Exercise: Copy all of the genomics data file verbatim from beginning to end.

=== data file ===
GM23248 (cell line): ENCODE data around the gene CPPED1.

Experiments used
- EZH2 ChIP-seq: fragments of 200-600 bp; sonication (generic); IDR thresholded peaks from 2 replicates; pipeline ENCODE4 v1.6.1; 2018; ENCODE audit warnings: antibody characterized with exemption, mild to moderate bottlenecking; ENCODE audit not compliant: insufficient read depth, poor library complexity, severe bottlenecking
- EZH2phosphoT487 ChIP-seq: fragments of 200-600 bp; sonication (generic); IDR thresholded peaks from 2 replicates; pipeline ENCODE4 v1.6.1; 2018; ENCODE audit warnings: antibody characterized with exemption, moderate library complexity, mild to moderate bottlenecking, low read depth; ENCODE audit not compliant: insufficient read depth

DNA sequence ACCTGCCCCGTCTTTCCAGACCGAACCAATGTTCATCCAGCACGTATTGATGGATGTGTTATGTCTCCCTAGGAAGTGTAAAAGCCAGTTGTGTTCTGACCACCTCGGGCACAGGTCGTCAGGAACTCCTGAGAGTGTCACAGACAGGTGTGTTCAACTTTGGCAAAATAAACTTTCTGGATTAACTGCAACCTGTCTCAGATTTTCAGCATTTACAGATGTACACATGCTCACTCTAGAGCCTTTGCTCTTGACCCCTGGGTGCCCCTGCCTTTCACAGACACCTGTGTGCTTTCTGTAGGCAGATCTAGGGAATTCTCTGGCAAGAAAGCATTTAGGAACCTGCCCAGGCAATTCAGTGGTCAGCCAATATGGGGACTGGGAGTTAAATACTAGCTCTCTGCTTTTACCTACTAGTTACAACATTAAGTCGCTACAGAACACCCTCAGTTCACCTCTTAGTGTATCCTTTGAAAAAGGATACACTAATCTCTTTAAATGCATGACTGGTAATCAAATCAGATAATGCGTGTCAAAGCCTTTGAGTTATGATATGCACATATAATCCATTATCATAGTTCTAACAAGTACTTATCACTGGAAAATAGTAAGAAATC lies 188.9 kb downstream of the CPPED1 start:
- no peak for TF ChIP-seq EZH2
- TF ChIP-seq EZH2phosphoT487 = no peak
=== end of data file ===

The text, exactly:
GM23248 (cell line): ENCODE data around the gene CPPED1.

Experiments used
- EZH2 ChIP-seq: fragments of 200-600 bp; sonication (generic); IDR thresholded peaks from 2 replicates; pipeline ENCODE4 v1.6.1; 2018; ENCODE audit warnings: antibody characterized with exemption, mild to moderate bottlenecking; ENCODE audit not compliant: insufficient read depth, poor library complexity, severe bottlenecking
- EZH2phosphoT487 ChIP-seq: fragments of 200-600 bp; sonication (generic); IDR thresholded peaks from 2 replicates; pipeline ENCODE4 v1.6.1; 2018; ENCODE audit warnings: antibody characterized with exemption, moderate library complexity, mild to moderate bottlenecking, low read depth; ENCODE audit not compliant: insufficient read depth

DNA sequence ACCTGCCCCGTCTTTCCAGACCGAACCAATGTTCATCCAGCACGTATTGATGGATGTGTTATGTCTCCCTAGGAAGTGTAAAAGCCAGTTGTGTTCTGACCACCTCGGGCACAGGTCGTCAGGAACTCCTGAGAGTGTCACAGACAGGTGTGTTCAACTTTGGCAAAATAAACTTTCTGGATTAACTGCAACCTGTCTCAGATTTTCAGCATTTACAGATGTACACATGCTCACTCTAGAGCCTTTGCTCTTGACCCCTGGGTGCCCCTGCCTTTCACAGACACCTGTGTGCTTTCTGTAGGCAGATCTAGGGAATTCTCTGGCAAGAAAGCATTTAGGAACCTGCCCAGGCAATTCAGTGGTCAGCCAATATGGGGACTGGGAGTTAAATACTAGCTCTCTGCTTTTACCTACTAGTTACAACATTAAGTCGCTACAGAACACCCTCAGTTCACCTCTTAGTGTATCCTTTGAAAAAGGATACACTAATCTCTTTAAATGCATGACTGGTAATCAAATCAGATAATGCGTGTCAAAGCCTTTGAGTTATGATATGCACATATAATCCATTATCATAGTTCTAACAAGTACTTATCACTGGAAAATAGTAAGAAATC lies 188.9 kb downstream of the CPPED1 start:
- no peak for TF ChIP-seq EZH2
- TF ChIP-seq EZH2phosphoT487 = no peak